- learning disabilities
- physical disfigurement, and
- the presence in the body of disease-causing organisms.
Within each disability type there is significant variation. For example, many disabilities have a number of sub-types; there can be a wide range in the level of severity; some people will have been born with their disability and others will acquire it later in life. The DDA is designed to protect every person with disability. The DDA also covers disabilities that people had in the past, may have in the future, or are believed to have. The DDA also extends protection to people who have a personal connection with a person with disability, such as relatives, friends, carers or co-workers.
Responsibilities under the Disability Standards for Education 2005
The Disability Standards for Education (Education Standards) are a legislative instrument made under section 31 of the DDA. These standards outline the legal obligations of education providers and articulate how responsibilities under the DDA should be implemented within education settings.
RTOs have obligations under the Education Standards at all stages of the education process. This includes obligations in relation to enrolment, participation, curriculum development, accreditation and delivery, as well as student support services.
Examples of how providers can meet these obligations include:
- If you’re planning a new course or developing teaching materials, you must consider the potential needs of students with disability and ways you may be able to incorporate adjustments or alternative learning and assessment strategies.
- When a person is enrolling, or trying to enrol in a VET course, you must ensure the person can enrol on the same basis as other students. For example, they may need to access course information in alternative formats in order to make an informed decision about their studies.
- When a student is studying a course, they should have the same opportunities as other students to participate in the course and to use all relevant services and facilities, on the same basis as everyone else. This may mean making reasonable adjustments.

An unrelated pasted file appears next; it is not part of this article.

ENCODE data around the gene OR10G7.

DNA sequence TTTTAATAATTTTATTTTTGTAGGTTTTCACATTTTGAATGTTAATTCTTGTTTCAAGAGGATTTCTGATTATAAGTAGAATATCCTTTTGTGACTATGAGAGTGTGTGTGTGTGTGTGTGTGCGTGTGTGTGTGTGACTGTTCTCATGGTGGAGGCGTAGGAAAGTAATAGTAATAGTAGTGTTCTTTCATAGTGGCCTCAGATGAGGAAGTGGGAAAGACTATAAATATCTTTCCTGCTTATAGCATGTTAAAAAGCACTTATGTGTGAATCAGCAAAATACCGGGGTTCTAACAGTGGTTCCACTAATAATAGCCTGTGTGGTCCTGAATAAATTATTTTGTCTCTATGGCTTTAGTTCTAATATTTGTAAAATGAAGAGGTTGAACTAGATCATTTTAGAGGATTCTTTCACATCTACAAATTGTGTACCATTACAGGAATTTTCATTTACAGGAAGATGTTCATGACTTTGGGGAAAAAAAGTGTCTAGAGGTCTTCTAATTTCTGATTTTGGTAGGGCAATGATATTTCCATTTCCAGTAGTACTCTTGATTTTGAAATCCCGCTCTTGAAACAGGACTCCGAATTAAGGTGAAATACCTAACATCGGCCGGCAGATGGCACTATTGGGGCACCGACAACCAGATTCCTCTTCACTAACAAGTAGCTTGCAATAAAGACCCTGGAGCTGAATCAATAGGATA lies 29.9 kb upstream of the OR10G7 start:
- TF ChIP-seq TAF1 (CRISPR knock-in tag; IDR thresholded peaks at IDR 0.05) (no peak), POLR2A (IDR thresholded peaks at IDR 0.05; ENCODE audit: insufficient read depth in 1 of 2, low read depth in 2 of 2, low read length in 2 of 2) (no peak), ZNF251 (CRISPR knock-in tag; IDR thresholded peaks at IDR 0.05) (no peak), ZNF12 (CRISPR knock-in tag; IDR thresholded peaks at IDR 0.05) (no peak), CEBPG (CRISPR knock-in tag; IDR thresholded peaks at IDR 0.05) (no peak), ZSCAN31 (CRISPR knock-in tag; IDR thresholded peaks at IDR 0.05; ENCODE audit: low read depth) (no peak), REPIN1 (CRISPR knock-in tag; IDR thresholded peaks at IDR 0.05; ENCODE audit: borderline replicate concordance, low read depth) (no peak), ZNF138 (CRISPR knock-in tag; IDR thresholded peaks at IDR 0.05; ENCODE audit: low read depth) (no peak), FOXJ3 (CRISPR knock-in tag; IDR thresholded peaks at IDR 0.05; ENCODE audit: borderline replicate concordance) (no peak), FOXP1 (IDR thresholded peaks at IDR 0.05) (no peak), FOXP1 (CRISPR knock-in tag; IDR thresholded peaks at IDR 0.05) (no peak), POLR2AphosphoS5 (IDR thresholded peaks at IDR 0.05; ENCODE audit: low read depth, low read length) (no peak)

- Students with disability may not be expelled from a course because of their disability. If a student believes that the reason for expulsion is directly related to their disability they may have grounds for a complaint.
- The Education Standards also apply at course completion in that all students with disability who have met the course requirements must receive the same recognition as students without disability.
Meeting your responsibilities
There are many ways in which RTOs can meet their responsibilities to learners with disability.
It is a great idea to ask universally (and also on an individual basis) whether a person requires adjustments to complete their course. For example, you might include a question on your enrolment form asking whether a person requires adjustments due to disability. Make it clear that all personal information will be handled confidentially and that this question is only asked for the purposes of being able to offer support and arrange reasonable adjustments. This is an invitation for disclosure, not a direction that a person must disclose if they have a disability. Students with disability do not have to disclose their disability unless they want to arrange adjustments or their disability poses a risk to themselves or others.
In addition to a standard question on enrolment forms, it is suggested that you personally ask students early in the process whether they believe they may require adjustments due to a disability or medical condition. If this is done in such a way as to make it clear that it is only for the purposes of providing adjustments, it can be a great opportunity for people to feel comfortable disclosing.
2—Making reasonable adjustments
If a person does choose to disclose to you, you then have a responsibility to consult with them and make reasonable adjustments** to your usual processes, environment and practices. Consider who will have the responsibility of negotiating these adjustments within your organisation. It is important that all staff are aware of their responsibilities and that appropriate professional development is provided to help staff feel comfortable in negotiating and implementing adjustments.